Tokyo medical school to pay $62,000 compensation for discrimination against female candidates

Edited By: Moohita Kaur Garg
Tokyo Updated: May 19, 2022, 07:46 PM(IST)

The government report found that female applicants face discrimination in four of the 81 schools investigated. The media reported at the time that admission staff believed that women would leave medicine or work less after they married and had children. Photograph:( AFP )

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Four years ago, a government investigation was launched after it was found that another school, Tokyo Medical University admitted to lowering scores of female applicants

A medical school in Tokyo has been ordered to pay compensation to thirteen women for gender-based discrimination.

The medical school reportedly made it harder for females to pass the entrance tests so as to "narrow the gap with male students".

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According to an AFP report quoting a Tokyo district court official, Juntendo University has been ordered to compensate the claimants. According to local media, the total compensation was approximately eight million yen ($62,000). The university did not respond to requests for comment.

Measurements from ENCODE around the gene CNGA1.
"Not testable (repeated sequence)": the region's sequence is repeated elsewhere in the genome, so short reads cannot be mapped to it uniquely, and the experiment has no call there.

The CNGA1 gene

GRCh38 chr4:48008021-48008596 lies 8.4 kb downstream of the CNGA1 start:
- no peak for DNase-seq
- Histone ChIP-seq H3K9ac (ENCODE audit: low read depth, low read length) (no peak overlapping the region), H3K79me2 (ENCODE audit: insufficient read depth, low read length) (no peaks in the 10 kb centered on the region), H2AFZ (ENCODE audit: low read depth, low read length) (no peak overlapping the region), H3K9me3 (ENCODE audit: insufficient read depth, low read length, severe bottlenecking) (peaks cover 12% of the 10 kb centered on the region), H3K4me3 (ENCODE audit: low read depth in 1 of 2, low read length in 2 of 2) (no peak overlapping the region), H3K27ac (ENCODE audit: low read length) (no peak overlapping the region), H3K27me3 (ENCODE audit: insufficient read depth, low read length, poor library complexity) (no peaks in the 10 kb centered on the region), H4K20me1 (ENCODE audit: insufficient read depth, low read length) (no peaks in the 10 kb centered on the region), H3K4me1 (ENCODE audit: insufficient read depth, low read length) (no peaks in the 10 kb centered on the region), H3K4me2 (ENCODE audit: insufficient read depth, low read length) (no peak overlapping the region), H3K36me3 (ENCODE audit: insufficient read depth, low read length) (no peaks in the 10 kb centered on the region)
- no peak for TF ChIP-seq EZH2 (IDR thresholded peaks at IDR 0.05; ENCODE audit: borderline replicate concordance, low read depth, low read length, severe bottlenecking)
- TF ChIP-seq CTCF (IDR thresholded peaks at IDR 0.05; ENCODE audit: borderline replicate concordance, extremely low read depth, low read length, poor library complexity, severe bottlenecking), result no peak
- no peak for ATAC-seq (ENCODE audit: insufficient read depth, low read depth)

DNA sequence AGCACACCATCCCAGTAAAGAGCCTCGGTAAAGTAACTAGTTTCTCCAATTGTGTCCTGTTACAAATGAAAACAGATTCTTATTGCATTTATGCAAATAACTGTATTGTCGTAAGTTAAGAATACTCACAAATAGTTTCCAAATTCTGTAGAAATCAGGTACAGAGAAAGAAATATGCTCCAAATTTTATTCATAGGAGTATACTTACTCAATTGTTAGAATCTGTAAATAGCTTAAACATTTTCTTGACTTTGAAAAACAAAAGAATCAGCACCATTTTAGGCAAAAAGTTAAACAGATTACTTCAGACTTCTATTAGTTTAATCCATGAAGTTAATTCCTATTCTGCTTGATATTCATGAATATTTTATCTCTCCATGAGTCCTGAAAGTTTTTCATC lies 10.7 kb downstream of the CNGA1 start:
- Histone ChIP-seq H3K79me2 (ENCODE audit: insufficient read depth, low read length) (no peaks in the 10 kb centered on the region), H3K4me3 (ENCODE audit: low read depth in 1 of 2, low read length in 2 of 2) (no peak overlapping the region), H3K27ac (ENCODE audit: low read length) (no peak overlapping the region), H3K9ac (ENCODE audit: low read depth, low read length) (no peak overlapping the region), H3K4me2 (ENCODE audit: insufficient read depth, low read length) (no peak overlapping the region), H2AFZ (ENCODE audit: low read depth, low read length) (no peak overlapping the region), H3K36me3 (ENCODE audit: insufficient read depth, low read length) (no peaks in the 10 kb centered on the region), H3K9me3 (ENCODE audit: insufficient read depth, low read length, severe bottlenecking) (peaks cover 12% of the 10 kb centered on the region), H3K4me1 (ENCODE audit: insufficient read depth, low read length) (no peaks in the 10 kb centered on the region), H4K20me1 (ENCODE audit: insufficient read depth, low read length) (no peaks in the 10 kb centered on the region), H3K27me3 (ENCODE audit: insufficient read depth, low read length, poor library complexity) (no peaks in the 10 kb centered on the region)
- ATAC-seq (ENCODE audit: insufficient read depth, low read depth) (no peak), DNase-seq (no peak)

Juntendo in 2018 raised the bar for women in the entrance exam so as to bring them on par with male students. As per AFP, the institution took this step after a scandal over medical school admissions uncovered improper practices at many of the institutions.

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Back then, the institution claimed that women had superior communication abilities and hence had an advantage in the interview portion of their applications.

Four years ago, a government investigation was launched after it was found that another school, Tokyo Medical University admitted to lowering scores of female applicants. This was apparently done so as to keep women's numbers in the student body below 30 per cent.

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The government report found that female applicants face discrimination in four of the 81 schools investigated. The media reported at the time that admission staff believed that women would leave medicine or work less after they married and had children.

Several lawsuits were filed against the colleges after the report was published in 2018. St. Marianna University of Medicine refuted the charges, whereas Tokyo Medical School, Juntendo University, and Kitasato University accepted the problem and apologised.

(With inputs from agencies)

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